With the most popular artists, they usually take a commissions list and fans start lining up (somehow!) before the show officially opens to the public. So if you want that Wolverine sketch by Dave Finch, you better be there bright and early!

And, finally...

Rule Six: You Will Exceed Your Budget
Unfortunately, things cost money. I know, it's just not fair. And, while you may have exactly the right amount of cash on hand to buy that Darth Vader Toaster and a full run of Little Lulu comics, you'll still need to park. And eat.

So, try your best to gauge your spending limit, and add just a bit more for things like food and gas. Oh, and it always helps if you have a friend with you willing to do whatever it takes to be sure you don't max out a credit card or three on a Near Mint copy of Daredevil #1.

(My friend's name is Gary.)

And there you have it, a few rules to remember when attending any kind of convention. There's plenty more I could write about, but since this is already book-length, I'll stop myself. Anyone out there with more tips and tricks, please do leave comments. Also, if anyone has a particularly funny or poignant (yes, poignant) moment from a past convention, please share with the rest of the class!

So, that's about it. Whichever con you attend this season, remember--have fun!

(By the way, all photos in this post are from a pretty awesome Time Magazine online slideshow, which can be found right here.)


Flashman85 said...

There's a lot to say about costumes and props at conventions, too, but I think we'll cover that in a future post someday. Maybe.

Anonymous said...

A few more pointers:

If you wear a costume (or carry a 6' broad sword) expect to have your picture taken often. If it is a well done or humorous costume, this may cause delays in getting around the convention, as you may get stopped every few feet by adoring fans. Be polite to these fans, as they are complimenting you by asking for a photo. Also, do not pose for pictures in the middle of a walkway, as that can cause serious traffic jams.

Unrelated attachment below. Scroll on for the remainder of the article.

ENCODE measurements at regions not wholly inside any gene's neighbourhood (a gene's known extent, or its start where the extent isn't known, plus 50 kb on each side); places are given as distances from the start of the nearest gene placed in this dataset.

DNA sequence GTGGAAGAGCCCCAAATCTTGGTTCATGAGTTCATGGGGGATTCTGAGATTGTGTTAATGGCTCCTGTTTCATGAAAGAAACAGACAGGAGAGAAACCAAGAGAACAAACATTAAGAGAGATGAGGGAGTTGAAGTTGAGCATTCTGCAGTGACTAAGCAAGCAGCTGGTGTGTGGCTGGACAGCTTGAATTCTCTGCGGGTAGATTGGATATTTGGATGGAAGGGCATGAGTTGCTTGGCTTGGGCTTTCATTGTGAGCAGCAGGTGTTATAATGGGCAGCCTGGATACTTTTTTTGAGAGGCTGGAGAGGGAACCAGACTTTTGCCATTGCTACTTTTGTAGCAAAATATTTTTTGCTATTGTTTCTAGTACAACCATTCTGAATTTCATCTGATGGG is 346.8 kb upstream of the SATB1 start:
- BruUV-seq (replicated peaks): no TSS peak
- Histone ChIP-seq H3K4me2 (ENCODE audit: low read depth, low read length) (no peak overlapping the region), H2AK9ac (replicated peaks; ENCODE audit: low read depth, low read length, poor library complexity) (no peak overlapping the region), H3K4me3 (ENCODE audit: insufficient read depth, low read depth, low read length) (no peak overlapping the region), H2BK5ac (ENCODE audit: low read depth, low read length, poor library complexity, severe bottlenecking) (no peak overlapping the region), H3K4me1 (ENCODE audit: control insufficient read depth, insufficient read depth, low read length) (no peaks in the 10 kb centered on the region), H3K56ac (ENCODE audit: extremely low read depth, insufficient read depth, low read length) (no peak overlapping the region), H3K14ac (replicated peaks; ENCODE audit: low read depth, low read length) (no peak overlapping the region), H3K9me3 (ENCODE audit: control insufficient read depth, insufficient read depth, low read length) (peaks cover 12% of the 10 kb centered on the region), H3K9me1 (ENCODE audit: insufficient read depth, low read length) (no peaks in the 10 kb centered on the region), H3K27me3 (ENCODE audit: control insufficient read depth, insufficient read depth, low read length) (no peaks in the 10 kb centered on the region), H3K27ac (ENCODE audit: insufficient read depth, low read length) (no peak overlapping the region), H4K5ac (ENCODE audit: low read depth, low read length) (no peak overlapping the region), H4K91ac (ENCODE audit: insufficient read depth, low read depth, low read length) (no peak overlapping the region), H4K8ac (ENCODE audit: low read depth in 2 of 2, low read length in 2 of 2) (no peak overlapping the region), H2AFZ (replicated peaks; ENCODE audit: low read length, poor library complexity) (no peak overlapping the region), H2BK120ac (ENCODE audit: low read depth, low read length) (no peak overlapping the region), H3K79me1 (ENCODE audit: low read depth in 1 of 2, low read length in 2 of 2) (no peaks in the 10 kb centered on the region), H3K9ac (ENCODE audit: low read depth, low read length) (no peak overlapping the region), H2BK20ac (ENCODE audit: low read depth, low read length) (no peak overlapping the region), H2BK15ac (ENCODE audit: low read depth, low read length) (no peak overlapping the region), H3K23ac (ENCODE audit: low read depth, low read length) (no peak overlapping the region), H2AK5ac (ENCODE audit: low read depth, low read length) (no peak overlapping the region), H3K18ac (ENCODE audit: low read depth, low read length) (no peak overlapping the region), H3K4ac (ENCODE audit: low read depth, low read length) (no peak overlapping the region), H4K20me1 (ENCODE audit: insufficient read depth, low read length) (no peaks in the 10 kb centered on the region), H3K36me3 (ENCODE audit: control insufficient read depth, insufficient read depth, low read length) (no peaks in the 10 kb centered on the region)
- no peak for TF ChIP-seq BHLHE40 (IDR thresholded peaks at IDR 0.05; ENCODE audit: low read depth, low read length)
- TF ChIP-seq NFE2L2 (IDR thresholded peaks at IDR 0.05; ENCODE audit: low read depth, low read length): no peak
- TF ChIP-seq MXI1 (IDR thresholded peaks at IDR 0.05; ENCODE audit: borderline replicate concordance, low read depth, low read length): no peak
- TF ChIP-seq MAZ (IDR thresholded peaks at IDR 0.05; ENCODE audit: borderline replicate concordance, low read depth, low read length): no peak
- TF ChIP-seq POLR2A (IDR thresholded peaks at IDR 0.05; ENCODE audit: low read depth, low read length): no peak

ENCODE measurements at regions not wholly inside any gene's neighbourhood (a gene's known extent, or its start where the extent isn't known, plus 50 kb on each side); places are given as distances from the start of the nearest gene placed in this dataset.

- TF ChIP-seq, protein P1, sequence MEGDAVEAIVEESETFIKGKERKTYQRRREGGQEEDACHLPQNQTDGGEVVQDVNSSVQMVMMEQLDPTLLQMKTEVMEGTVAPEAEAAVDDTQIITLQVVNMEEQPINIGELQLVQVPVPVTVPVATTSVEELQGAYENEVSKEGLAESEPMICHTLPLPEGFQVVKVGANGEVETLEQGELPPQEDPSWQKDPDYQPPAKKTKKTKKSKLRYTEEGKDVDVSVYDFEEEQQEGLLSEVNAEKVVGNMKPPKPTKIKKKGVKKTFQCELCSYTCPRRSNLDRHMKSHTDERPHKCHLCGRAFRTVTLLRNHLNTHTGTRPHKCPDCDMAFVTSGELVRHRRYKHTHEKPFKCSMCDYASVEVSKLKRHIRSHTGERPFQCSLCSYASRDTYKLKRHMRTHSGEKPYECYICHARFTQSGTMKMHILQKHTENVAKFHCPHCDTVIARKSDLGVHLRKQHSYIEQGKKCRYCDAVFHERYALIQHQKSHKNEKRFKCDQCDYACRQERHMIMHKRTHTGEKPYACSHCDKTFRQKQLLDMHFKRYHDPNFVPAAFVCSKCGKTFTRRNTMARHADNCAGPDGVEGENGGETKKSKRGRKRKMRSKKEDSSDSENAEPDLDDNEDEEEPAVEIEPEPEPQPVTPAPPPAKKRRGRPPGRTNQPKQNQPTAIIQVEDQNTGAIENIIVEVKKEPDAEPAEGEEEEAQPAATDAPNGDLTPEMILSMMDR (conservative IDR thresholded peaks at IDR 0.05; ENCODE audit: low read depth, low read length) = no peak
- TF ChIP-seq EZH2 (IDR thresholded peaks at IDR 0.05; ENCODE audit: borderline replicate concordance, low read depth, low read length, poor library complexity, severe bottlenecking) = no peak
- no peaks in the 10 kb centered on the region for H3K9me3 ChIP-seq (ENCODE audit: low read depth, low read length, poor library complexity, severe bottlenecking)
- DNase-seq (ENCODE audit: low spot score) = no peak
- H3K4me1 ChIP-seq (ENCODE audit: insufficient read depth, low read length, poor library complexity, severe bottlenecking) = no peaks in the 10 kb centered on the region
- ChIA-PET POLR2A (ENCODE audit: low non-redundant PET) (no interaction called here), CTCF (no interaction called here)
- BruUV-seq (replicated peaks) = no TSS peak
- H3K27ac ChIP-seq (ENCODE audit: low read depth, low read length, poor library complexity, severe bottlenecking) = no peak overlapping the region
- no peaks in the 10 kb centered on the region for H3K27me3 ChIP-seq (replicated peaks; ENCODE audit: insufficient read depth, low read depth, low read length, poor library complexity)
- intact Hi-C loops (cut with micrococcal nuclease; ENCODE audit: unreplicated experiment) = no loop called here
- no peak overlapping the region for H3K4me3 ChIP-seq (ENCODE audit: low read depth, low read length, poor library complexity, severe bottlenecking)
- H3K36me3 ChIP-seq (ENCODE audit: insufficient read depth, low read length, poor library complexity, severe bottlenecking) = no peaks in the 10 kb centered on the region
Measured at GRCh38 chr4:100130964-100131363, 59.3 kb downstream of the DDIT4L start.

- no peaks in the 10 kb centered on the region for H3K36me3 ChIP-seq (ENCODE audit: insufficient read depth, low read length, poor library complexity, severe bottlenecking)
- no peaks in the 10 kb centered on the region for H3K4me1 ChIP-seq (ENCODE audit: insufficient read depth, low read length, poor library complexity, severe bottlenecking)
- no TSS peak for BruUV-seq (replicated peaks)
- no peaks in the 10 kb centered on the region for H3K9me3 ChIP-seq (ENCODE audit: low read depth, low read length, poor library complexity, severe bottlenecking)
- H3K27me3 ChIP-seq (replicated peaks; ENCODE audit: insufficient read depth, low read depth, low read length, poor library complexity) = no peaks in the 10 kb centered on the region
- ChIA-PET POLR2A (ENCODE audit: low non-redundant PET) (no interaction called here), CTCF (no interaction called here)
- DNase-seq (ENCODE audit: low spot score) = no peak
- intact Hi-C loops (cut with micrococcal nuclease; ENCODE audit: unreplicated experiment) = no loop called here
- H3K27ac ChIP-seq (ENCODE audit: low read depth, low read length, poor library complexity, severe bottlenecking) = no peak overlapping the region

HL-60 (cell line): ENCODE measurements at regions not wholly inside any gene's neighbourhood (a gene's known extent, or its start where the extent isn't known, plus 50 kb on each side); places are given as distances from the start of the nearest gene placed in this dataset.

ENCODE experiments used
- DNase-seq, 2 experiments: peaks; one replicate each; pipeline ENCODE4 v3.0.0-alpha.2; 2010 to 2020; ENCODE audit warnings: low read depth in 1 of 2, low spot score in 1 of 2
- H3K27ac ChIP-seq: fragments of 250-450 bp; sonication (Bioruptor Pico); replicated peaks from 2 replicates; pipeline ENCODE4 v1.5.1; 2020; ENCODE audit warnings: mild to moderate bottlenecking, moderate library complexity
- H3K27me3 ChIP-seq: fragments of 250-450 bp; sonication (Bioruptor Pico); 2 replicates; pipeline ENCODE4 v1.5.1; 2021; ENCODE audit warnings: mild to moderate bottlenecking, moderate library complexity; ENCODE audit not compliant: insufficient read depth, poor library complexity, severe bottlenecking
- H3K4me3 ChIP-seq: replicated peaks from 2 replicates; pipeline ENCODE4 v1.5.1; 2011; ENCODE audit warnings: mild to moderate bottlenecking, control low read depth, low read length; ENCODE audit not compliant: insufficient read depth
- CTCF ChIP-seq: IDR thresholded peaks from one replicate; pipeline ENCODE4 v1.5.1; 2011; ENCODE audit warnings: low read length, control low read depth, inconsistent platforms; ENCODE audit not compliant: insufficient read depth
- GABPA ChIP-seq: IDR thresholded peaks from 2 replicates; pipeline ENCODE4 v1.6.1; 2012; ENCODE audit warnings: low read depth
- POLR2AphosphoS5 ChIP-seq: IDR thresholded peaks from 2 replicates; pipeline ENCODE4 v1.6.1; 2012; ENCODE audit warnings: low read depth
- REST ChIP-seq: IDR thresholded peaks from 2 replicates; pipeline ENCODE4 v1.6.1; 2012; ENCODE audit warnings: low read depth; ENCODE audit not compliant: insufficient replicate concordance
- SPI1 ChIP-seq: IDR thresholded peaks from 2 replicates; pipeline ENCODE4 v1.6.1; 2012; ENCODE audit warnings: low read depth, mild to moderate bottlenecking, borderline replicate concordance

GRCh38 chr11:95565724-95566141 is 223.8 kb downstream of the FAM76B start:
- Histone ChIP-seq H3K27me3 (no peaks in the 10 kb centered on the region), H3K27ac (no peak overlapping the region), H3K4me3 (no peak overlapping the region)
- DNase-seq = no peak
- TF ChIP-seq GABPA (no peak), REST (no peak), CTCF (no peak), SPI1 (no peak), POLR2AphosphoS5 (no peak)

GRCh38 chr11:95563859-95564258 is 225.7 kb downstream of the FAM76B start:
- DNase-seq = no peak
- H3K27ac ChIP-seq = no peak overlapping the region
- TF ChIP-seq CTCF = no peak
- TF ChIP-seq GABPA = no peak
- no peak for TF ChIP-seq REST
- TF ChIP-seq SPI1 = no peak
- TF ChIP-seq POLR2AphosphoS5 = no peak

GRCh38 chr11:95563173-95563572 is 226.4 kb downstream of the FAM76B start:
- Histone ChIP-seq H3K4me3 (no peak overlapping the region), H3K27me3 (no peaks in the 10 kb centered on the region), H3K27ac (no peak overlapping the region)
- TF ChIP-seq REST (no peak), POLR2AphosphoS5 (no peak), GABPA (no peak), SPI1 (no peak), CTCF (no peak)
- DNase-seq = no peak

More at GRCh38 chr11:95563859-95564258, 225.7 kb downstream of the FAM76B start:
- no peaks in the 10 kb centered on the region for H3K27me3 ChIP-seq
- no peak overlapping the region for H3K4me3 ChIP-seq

If you are going in costume, bring a lackey to carry all your mundane stuff. It is very hard to pose for photos when burdened down with bags. Another option is to go as a character who has built-in storage space. For instance, I went as Lucca from "Chrono Trigger" last year, and her character carries a messenger bag as part of her costume.

Bring your own food. Even if you cannot bring outside food into the convention itself, pack snacks or sandwiches for the car ride or your hotel room. Otherwise you will be spending $6 for a pretzel, which really eats away at your budget.

Make you you leave enough buffer room in between things you want to see at the convention. In your head you may think you only need 15 minutes to get from Room A to the Dealers' Room. However, add in photos, conversations, gawking, glomping, and generally wading through thousands of people who seem to have nothing better to do than just stand in your way and it can easily double the travel time - causing you to miss whatever you were hoping to see.

Finally, be courteous to your fellow con-goers and practice good hygiene skills. Thousands of people in a small space, some in ridiculously heavy or thick costumes, plus warm weather, tends to amplify what is referred to as "Con Funk." Do not be "that person" who uses odor as a reach weapon or a ranged touch-attack.

- Shannon

Flashman85 said...

Thanks for the extra pointers! Now I don't need to write that costume post. ;)

dreadpiraterose said...

Great post! I'm actually going to link to it on my blog.

Convention Fans Blog

Anonymous said...

Shannon said it best at the end of her post...BATHE! Come on people, don't you have some basic hygiene skills!?!

I think Foamy says it best -


AJG said...

I'm glad people seem to like this post! And, thanks go to Shannon for her extra pointers! I'd also encourage everyone to check out Kelly's Convention Fans site ( for all Con-related info.

Chris Tempesta KiddieCorp said...

Another tip: If you do have children and want to bring them, check out KiddieCorp child care right at the convention center. You can use it for a few hours or all day, because there will be places to go and things to see that are best visited without the kids in tow! Registration should be available on the website.